While Mr Abdulrahman, father of 86 children from 17 wives aims for 100, Mr Juma'a has fathered 52 and says he is done.
Two fathers - and 138 children
RAS AL KHAIMAH // Fertility rates are declining at a drastic rate. Emiratis have never had so few children - 2.3 per family at the last count.
Two men, however, are doing their best to reverse the trend. And while father-of-52 Salem Juma'a, in his late 70s, will probably stop there, 60-year-old Daad Abdulrahman has 86 and says he is aiming for 100. "It's from God," says Mr Juma'a. "God gave me this. I can't object to God's gift. God gave me because I deserved it. If I did not deserve, God would not give." In the family sitting room, Mr Juma'a is surrounded by a small part of his family: two wives, two daughters, five sons and a grandchild. Over the next two hours, dozens of his children enter the room, kiss him on the head and then greet their mothers.
Mr Juma'a leans forward. He speaks quickly, in a raspy voice. "I have 42 kids alive," he says. "10 are dead." When Mr Juma'a is asked his age, a lively discussion follows. He begins counting on his fingers. "No, no, no," says his wife Fatima, patiently. "You're 75." Fatima pulls out his passport. The date of birth is 1930. "They're estimates, he doesn't know exactly," says Fatima. Nor does Mr Juma'a know how old he was when he married. He measures time by the number of children he had.
"When I was around 30, I had six children," he said. "Before unification I lived for 20 years in Dibba. I was born in Dibba and married in Dibba. I had six children in Dibba." The first 40 years of Mr Juma'a's life were difficult. He was trained by his father as a pearl diver, and although he married young, none of his children at the time survived, and for 20 years he was abroad more than he was home, working on ships servicing the date trade, and as a construction worker in Saudi Arabia.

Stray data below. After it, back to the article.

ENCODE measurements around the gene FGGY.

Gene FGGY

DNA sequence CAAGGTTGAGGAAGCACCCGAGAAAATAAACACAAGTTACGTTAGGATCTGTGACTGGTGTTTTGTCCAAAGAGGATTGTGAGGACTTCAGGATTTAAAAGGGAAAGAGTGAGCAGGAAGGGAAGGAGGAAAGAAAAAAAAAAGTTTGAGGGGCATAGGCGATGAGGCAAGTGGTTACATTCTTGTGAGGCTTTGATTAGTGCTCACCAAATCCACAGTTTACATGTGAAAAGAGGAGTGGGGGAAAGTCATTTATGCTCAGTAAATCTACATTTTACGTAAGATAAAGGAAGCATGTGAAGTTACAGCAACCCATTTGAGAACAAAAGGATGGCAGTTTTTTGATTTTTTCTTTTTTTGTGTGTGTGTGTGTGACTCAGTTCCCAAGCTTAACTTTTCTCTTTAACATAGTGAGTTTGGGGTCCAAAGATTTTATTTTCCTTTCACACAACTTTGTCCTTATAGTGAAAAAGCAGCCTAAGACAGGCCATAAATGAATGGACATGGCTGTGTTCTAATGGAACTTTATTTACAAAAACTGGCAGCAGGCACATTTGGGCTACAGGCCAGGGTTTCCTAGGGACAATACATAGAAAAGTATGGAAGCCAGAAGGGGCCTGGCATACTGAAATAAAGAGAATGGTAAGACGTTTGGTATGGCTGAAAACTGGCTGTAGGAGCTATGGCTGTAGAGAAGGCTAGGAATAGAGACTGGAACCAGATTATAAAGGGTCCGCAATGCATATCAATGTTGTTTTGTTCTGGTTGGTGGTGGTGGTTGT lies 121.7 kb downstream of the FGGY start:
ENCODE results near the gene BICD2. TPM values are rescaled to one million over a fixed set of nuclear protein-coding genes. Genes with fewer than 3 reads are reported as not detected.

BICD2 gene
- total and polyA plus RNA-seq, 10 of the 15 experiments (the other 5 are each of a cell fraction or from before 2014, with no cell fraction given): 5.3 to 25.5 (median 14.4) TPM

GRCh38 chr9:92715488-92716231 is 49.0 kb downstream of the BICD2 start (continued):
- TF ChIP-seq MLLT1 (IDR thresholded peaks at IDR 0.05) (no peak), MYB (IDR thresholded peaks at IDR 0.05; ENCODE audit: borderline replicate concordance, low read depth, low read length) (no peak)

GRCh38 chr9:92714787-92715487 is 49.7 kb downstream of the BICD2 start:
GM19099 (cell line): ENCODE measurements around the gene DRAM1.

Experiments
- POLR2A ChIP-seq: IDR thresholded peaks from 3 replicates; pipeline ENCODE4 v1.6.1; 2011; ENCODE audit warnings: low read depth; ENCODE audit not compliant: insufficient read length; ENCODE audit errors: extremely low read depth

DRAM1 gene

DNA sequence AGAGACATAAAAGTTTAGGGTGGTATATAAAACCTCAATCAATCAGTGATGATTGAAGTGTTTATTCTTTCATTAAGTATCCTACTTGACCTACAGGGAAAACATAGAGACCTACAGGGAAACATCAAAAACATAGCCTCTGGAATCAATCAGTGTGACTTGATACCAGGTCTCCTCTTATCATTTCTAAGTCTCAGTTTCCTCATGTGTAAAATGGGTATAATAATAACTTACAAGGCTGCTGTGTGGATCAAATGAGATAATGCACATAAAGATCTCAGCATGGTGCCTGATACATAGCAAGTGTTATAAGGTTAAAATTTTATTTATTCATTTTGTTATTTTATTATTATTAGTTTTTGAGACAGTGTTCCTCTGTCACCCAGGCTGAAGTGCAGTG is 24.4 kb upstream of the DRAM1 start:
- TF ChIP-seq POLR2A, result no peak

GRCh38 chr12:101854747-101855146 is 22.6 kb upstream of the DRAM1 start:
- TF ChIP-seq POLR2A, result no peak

But his life was defined by family, not profession. He laughs when asked how many wives he has had. "More than 10." And then he has to think for a minute. He begins counting on his fingers again. The question sparks another debate within his family, this time about how many wives were from India. Two of them are present as authorities in Mr Juma'a's matrimonial history. After much debate, a consensus is reached. Mr Juma'a has had 12 wives: three from Egypt, six from India and three from the UAE. Two from the UAE died and one was divorced.
"You had five from India," protests his son Omar. "No, six," says Mr Juma'a. "I divorced three." And it is settled. Mr Juma'a did not divorce his wives to have more children but because, he admits, he was strong-willed in his younger days. "If the wife does not hear my words I will seek another obedient wife," he says. "She was not respecting me, maybe she is defaming me through a long tongue. Some wives shouted at me and told me to shut up."
But his wives today are loving and affectionate towards the family patriarch. All three of his current wives are from India. Two live in RAK and one in Dibba. Mr Juma'a's last marriage was 17 years ago, to Fatima Mahabud Malib, a woman about 50 years his junior. She sits beside him today, attentive and caring. "In Islam, you should never have more than four wives," says Mr Juma'a. But how did he have energy even for three wives?
"I know," he says, his lips curling into a grin. "I can't do it now, I'm sick," he says, grabbing his lower stomach. Before, however, he was sure to spend one night with each: "Each one, one night here, one night there." He also makes it clear that he does not believe in romantic love. "I married them just because I wanted to," he says. "It is a shame to love a woman. If I see a woman, I look down. If I want to marry, I will get married."
Can he name his sons? "No," he says immediately, "I don't know!" But his sons begin to list their brothers and what they think are their ages - although this, like many topics in the household, is open to interpretation and debate. When they finish the list, there is a sense of triumph. But there are only 20. One of the brothers has been forgotten. "You have Nabil?" "And Ahmed?" The forgotten brother is remembered and the sense of accomplishment restored.